Testing the Predictability and Efficiency of Securitized Real Estate Markets
39 Pages Posted: 30 Oct 2009 Last revised: 29 May 2013
Date Written: 2009
Since the early 1970s and the seminal papers of Fama (1965, 1970), the efficient market hypothesis and its validity for several asset markets have been the topic of an uncountable number of publications in finance. The efficient market hypothesis deals with the question whether stock prices fully reflect all information available at a specific point in time. Weakform tests of the efficient market hypothesis focus on the information set of historical prices or return series. Today, there is abundant empirical evidence that stock markets are efficient, at least in its weak form. This means that investors are not able to earn excess returns compared to a buyandhold strategy by developing and using trading strategies. In contrast, the validity of the efficient market hypothesis is analyzed in less detail for international securitized real estate stock markets, and the few studies that exist focus mainly on the US-market. Thus, this paper examines the behavior of securitized real estate returns for 14 countries over the period from January 1990 to December 2006. The parametric test results indicate that the random walk hypothesis is rejected for several markets. However, since the rejection of the random walk hypothesis does not necessarily imply market inefficiency, a non-parametric technique to test for market efficiency is also conducted. Additionally, the practical relevance of rejecting the random walk hypothesis is tested by implementing trading strategies based on moving averages. Empirical evidence shows that the return generating process of the major securitized real estate markets differs significantly from the theoretical model of a random walk. The empirical findings of return predictability suggest that investors are likely to earn excess returns by using past information in most of the public real estate markets. Trading strategies based on moving averages allowing them to earn risk-adjusted excess returns are compared to a buy-and-hold strategy.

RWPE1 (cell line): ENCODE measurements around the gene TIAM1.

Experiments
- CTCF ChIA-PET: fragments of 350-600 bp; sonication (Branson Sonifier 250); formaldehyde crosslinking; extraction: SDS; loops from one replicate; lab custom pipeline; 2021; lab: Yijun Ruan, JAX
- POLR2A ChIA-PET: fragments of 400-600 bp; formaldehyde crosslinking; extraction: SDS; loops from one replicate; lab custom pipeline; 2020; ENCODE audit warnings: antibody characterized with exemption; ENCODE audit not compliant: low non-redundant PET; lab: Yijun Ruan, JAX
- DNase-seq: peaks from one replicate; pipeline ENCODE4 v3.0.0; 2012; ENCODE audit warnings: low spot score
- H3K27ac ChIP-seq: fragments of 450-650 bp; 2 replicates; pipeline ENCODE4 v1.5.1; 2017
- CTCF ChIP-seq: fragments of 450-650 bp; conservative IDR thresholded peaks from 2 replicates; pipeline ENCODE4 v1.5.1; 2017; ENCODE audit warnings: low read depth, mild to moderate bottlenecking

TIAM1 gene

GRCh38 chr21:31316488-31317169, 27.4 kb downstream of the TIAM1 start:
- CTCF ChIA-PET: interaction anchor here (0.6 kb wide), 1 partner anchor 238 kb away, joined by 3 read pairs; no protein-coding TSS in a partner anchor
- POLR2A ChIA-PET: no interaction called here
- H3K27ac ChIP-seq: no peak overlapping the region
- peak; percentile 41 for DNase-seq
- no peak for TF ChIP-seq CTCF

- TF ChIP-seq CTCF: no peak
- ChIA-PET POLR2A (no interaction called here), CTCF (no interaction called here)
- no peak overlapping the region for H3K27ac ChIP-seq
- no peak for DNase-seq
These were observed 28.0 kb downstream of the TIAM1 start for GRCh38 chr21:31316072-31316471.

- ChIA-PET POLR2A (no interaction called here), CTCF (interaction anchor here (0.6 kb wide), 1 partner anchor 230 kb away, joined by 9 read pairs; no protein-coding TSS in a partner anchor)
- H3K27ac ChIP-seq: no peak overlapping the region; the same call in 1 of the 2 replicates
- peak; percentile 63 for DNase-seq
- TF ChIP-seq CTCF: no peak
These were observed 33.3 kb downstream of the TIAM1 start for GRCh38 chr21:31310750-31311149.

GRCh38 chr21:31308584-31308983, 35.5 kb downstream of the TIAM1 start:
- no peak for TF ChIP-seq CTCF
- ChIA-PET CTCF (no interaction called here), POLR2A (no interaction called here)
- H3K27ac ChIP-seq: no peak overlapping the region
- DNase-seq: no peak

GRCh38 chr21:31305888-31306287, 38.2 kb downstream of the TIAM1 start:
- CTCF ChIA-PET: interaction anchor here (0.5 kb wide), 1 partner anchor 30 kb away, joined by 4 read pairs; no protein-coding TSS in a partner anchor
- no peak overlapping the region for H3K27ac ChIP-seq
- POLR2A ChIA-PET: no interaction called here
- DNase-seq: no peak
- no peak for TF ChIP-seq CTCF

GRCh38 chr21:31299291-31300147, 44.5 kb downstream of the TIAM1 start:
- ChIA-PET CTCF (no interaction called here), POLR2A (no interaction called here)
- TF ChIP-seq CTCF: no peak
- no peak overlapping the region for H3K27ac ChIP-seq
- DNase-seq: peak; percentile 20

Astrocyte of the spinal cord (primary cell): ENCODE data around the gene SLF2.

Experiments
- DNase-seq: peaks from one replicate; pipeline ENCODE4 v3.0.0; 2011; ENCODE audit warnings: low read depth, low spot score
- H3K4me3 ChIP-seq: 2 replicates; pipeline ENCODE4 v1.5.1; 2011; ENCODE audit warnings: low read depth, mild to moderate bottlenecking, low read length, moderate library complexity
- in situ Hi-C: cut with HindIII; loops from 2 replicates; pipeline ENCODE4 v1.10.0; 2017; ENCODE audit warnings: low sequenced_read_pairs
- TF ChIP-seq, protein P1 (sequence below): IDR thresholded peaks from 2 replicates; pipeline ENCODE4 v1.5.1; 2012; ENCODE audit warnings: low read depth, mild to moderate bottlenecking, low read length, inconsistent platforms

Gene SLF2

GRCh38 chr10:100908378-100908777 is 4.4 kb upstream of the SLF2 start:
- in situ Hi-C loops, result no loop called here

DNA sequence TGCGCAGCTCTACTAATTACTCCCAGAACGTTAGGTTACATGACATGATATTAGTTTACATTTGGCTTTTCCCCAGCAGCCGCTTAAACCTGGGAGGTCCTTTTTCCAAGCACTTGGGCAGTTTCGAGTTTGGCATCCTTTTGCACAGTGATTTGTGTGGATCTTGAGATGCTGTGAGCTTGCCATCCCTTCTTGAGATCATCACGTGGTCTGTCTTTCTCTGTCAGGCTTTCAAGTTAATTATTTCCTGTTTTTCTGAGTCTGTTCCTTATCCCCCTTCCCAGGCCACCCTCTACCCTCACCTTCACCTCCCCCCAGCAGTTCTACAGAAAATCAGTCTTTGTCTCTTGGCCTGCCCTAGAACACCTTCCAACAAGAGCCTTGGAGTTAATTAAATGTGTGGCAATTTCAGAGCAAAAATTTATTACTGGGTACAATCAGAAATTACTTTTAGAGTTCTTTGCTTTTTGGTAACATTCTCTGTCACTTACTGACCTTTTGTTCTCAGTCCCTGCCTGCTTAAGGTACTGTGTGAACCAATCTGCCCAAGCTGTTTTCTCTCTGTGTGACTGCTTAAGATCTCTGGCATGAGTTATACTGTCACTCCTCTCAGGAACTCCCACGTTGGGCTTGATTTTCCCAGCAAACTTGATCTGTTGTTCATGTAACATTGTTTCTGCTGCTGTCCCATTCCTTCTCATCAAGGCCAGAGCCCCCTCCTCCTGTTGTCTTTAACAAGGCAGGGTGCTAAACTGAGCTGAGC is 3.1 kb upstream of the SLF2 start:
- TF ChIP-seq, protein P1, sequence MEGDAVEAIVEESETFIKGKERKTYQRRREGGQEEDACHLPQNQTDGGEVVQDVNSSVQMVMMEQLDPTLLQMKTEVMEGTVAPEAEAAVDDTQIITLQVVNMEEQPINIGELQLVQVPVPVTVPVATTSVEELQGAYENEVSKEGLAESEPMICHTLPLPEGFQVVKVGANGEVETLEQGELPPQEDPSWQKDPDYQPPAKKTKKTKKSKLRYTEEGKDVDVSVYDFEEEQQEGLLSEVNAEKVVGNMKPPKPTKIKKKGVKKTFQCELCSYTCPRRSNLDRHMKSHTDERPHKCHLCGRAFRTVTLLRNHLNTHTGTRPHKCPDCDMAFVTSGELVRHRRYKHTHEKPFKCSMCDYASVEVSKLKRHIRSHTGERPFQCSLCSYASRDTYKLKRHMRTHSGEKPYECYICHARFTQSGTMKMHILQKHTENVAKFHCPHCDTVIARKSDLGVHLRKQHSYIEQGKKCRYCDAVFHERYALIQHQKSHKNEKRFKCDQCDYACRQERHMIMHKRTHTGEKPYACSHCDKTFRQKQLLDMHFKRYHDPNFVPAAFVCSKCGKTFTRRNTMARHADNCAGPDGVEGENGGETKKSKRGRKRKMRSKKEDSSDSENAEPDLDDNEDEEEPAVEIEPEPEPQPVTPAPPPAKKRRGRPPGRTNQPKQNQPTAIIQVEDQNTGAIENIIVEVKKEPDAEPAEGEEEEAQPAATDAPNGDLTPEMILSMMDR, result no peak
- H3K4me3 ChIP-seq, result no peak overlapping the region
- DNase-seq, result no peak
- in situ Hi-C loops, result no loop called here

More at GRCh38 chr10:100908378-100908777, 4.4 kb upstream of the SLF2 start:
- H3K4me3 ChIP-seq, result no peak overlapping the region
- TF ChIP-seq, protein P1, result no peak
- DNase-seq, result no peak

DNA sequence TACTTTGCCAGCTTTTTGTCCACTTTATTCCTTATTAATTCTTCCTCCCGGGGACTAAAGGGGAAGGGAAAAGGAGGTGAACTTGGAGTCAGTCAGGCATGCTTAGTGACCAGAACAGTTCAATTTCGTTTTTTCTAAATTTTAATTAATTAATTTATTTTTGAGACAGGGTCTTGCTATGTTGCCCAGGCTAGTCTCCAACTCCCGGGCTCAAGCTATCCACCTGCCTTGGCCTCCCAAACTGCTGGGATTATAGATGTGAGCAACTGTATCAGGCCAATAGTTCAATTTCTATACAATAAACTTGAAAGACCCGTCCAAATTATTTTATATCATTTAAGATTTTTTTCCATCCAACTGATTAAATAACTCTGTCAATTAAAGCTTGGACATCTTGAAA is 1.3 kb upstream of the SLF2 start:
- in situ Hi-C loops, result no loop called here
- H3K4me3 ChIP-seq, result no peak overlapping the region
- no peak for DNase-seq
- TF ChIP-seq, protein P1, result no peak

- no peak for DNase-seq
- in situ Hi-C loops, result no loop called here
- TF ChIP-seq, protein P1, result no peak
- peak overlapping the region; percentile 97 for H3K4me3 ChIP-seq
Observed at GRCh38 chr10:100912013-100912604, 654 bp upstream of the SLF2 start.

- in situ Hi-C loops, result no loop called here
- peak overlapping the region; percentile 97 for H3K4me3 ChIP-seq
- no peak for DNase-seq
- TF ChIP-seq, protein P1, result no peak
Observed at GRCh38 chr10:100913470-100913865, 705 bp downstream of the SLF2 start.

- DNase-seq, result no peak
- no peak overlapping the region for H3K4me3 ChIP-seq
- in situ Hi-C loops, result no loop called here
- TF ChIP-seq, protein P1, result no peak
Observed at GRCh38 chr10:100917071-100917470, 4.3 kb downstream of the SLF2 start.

Keywords: securitized real estate, weak-form market efficiency, random walk hypothesis, variance ratio tests, runs test, trading strategies
JEL Classification: G12, G14, G15
Suggested Citation: Suggested Citation